Michael Parkhurst – A second straight credible job at left back – what’s probably his worst position in defense. That flexibility might not only get him to Brazil, it may allow Jurgen Klinsmann to take some players who, unlikely to get playing time, can get some valuable experience for the next cycle. If may also make room for some bubble players, like …

Chris Wondolowski – The dream is not only still alive, it’s thriving. Wondolowski, transcending all the skepticism that has accompanied his place at the fringe of the national team, may be pushing his way into the 23. That flexibility that players like Parkhurst, Fabian Johnson, DeMarcus Beasley, and Brad Evans provide? It opens up spots for Klinsmann to say “you know what? Chris has done enough. He’s one of our 23. He’s another late match option.”

And when we see him move the way he did on Michael Bradley’s first half header, who’s to say he can’t actually be useful? Full credit to Wondolowski. He continues to defy expectations.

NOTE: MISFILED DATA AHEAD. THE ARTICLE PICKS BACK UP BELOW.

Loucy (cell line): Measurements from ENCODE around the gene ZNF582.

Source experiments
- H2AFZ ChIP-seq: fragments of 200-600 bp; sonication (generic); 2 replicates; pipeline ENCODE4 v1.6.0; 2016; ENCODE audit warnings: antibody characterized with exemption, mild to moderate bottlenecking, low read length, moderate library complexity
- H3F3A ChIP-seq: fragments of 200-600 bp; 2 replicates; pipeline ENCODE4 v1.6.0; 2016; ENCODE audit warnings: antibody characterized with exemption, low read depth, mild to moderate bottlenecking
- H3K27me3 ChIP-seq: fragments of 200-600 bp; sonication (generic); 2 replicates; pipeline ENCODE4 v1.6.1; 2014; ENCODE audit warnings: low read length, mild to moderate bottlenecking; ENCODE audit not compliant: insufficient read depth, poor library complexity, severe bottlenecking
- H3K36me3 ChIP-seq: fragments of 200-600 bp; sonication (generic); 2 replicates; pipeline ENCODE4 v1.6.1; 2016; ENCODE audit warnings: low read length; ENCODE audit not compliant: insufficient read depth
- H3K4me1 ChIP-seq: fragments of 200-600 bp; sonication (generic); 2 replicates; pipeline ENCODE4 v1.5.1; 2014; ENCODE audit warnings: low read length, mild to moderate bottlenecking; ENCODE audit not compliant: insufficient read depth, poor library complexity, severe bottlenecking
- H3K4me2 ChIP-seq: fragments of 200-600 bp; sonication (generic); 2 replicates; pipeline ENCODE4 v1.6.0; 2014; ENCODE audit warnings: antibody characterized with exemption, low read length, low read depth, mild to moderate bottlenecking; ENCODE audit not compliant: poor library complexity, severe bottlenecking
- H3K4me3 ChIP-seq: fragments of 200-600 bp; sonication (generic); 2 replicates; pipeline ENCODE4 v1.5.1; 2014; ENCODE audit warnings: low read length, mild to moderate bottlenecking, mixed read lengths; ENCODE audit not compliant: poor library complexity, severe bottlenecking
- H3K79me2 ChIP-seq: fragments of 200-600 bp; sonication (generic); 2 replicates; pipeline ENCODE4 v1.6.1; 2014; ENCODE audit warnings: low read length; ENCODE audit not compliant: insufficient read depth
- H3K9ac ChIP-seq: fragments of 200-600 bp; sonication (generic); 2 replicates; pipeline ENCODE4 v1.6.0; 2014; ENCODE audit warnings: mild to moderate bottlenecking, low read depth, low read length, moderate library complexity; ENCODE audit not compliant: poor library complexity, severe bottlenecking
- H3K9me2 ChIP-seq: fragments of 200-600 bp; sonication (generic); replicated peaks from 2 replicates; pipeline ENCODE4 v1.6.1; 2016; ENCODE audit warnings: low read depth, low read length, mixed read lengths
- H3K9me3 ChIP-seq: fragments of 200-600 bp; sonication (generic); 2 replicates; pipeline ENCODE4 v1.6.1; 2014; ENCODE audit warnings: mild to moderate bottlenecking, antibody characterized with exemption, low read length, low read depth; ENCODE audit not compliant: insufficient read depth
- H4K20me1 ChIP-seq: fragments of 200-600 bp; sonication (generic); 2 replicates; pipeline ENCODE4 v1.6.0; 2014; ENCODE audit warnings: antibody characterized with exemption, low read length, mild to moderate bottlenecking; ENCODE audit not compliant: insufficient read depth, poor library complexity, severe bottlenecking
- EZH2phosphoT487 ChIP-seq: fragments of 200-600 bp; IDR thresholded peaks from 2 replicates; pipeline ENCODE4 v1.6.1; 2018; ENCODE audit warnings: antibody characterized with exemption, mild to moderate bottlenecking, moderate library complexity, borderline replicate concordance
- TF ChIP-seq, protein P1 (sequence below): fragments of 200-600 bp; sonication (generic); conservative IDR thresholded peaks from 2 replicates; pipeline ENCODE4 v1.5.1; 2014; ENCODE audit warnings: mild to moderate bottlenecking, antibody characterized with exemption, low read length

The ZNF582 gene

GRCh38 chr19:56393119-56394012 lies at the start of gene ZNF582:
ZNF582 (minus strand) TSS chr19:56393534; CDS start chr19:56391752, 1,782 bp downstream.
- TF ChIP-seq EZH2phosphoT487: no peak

source: Getty ImagesFalling

Landon Donovan – According to ESPN’s coverage, Klinsmann felt Donovan hadn’t looked 100 percent in training ahead of Wednesday’s match, something that could be interpreted as a fitness concern or just a failure to perform.

It could also be something even more subtle. The players go through a battery of tests every time they’re called into the national team camp, measures that help Klinsmann’s staff round out the picture as to how the player’s training at club level.

For whatever reason, be it on the field or off, Donovan just didn’t measure up. He’ll have work to do in May, but given where he appears to be on the depth chart, is he really a lock? I’m sticking with “yes,” but it seems fair to wonder.